A drug used to execute American prisoners and to put animals to sleep has been discovered in canned dog food in the US, triggering an emergency recall.
The Food and Drug Administration said it found low levels of pentobarbital in tins of Gravy Train dog food produced by JM Smucker.
The drug is most commonly used by vets as a sedative or anaesthetic and to euthanise pets.
At high doses in humans it cause respiratory arrest and has been used to carry out executions often as the first step – inducing unconsciousness – in a three-drug protocol.
It was one of the drugs used by Marilyn Monroe when she took her own life.
The recall followed an investigation by WJLA, a TV station in Washington, which found pentobarbital in almost two thirds of cans it tested.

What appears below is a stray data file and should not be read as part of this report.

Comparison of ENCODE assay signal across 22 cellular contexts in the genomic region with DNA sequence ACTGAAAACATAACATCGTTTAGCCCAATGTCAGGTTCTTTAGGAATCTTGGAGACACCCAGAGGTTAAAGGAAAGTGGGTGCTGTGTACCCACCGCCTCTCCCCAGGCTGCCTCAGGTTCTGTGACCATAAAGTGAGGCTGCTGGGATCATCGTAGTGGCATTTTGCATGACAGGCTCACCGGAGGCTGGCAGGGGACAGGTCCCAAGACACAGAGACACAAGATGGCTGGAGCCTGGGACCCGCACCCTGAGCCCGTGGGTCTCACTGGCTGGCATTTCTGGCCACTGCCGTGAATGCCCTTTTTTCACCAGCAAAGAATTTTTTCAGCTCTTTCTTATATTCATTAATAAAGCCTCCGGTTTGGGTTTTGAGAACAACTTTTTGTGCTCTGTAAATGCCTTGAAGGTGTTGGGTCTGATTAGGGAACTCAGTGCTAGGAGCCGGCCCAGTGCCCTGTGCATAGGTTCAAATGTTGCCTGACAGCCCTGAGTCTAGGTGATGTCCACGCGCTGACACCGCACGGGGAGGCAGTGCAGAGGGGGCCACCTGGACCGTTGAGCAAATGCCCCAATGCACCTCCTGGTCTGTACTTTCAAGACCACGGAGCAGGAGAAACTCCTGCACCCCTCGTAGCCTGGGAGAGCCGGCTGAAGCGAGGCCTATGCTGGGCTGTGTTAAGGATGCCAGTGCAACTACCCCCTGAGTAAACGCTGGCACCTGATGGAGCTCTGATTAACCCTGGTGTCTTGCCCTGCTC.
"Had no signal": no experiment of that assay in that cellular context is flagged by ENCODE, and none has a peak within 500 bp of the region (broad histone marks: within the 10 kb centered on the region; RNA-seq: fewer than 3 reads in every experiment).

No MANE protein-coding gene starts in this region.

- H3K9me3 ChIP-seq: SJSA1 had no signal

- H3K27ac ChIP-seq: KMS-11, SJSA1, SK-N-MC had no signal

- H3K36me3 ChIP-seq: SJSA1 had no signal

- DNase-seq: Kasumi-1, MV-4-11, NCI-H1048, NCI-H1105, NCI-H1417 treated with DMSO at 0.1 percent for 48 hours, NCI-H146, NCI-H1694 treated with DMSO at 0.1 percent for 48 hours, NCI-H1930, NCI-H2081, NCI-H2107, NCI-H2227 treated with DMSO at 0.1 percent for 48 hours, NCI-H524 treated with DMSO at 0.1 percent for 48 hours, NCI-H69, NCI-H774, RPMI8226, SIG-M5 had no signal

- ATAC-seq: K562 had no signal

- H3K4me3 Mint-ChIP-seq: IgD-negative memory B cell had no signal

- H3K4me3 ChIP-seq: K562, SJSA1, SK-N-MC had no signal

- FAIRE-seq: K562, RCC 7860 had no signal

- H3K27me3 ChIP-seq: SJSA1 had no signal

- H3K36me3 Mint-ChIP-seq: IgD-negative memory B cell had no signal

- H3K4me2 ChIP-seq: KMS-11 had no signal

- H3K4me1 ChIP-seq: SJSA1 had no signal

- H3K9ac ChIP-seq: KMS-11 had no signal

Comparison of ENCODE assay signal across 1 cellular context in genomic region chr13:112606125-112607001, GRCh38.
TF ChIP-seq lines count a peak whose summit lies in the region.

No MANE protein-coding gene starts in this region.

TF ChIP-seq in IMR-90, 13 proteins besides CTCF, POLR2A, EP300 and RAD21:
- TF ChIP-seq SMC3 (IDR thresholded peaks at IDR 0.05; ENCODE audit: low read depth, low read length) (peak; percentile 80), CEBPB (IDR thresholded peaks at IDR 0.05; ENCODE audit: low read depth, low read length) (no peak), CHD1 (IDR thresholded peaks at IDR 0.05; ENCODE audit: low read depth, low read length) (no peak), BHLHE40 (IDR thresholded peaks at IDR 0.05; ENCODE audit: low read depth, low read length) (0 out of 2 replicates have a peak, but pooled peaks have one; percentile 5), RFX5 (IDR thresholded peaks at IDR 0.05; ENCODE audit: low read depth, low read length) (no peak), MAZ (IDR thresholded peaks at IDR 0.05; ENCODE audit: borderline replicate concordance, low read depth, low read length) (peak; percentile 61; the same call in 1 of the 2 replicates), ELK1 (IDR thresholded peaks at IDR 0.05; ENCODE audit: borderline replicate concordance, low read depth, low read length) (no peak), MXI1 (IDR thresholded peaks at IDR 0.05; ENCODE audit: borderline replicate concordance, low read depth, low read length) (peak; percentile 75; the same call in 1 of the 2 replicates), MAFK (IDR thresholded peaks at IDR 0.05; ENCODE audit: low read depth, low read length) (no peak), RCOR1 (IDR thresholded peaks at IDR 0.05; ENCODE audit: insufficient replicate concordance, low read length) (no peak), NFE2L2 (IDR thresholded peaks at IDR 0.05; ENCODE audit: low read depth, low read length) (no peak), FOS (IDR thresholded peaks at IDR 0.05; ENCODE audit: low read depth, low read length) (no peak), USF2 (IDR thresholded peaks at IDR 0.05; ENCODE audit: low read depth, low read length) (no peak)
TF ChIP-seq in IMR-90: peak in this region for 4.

The FDA said: "Pets that eat pet food containing pentobarbital can experience drowsiness, dizziness, excitement, loss of balance, nausea, nystagmus (eyes moving back and forth in a jerky manner) and inability to stand. Consuming high levels of pentobarbital can cause coma and death.”
It concluded that the small amounts detected posed little risk to dogs.
"However, any detection of pentobarbital in pet food is a violation of the Federal Food, Drug, and Cosmetic Act—simply put, pentobarbital should not be in pet food," it said.
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Smucker said it had identified the problem at a single supplier, from a single, minor ingredient, used at one manufacturing facility.
“We take this very seriously and are extremely disappointed that pentobarbital was introduced to our supply chain. We will continue to work closely with our suppliers and veterinarians to ensure the ingredients used in our products meet or exceed regulatory safety standards and our high-quality standards,” said Barry Dunaway, president of the companies pet foods division.
“Above all, we are a company that loves pets and understand the responsibility we have in providing high quality food for the pets our consumers love.”